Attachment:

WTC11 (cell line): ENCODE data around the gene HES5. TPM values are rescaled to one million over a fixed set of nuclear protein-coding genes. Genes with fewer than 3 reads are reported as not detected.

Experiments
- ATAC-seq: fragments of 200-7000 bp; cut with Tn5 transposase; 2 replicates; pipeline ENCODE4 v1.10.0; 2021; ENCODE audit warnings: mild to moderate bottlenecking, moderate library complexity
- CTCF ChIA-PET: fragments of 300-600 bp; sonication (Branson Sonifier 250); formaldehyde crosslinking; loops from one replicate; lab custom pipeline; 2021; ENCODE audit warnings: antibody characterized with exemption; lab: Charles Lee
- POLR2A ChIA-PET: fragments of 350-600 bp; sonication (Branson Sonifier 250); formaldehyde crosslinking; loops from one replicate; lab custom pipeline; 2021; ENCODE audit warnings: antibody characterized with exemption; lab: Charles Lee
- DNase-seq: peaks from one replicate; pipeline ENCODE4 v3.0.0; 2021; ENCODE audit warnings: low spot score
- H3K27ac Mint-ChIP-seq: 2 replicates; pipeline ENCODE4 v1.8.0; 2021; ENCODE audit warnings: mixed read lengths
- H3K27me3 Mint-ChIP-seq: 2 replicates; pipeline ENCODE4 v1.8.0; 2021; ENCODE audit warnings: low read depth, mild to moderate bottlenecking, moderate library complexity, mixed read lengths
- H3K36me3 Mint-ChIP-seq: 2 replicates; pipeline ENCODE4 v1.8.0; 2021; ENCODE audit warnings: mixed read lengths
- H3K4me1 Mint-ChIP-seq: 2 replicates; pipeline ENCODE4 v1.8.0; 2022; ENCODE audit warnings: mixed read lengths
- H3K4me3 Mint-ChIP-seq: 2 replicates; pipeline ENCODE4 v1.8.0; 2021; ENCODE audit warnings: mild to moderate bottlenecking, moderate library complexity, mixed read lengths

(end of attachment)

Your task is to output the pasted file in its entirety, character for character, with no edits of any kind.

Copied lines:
WTC11 (cell line): ENCODE data around the gene HES5. TPM values are rescaled to one million over a fixed set of nuclear protein-coding genes. Genes with fewer than 3 reads are reported as not detected.

Experiments
- ATAC-seq: fragments of 200-7000 bp; cut with Tn5 transposase; 2 replicates; pipeline ENCODE4 v1.10.0; 2021; ENCODE audit warnings: mild to moderate bottlenecking, moderate library complexity
- CTCF ChIA-PET: fragments of 300-600 bp; sonication (Branson Sonifier 250); formaldehyde crosslinking; loops from one replicate; lab custom pipeline; 2021; ENCODE audit warnings: antibody characterized with exemption; lab: Charles Lee
- POLR2A ChIA-PET: fragments of 350-600 bp; sonication (Branson Sonifier 250); formaldehyde crosslinking; loops from one replicate; lab custom pipeline; 2021; ENCODE audit warnings: antibody characterized with exemption; lab: Charles Lee
- DNase-seq: peaks from one replicate; pipeline ENCODE4 v3.0.0; 2021; ENCODE audit warnings: low spot score
- H3K27ac Mint-ChIP-seq: 2 replicates; pipeline ENCODE4 v1.8.0; 2021; ENCODE audit warnings: mixed read lengths
- H3K27me3 Mint-ChIP-seq: 2 replicates; pipeline ENCODE4 v1.8.0; 2021; ENCODE audit warnings: low read depth, mild to moderate bottlenecking, moderate library complexity, mixed read lengths
- H3K36me3 Mint-ChIP-seq: 2 replicates; pipeline ENCODE4 v1.8.0; 2021; ENCODE audit warnings: mixed read lengths
- H3K4me1 Mint-ChIP-seq: 2 replicates; pipeline ENCODE4 v1.8.0; 2022; ENCODE audit warnings: mixed read lengths
- H3K4me3 Mint-ChIP-seq: 2 replicates; pipeline ENCODE4 v1.8.0; 2021; ENCODE audit warnings: mild to moderate bottlenecking, moderate library complexity, mixed read lengths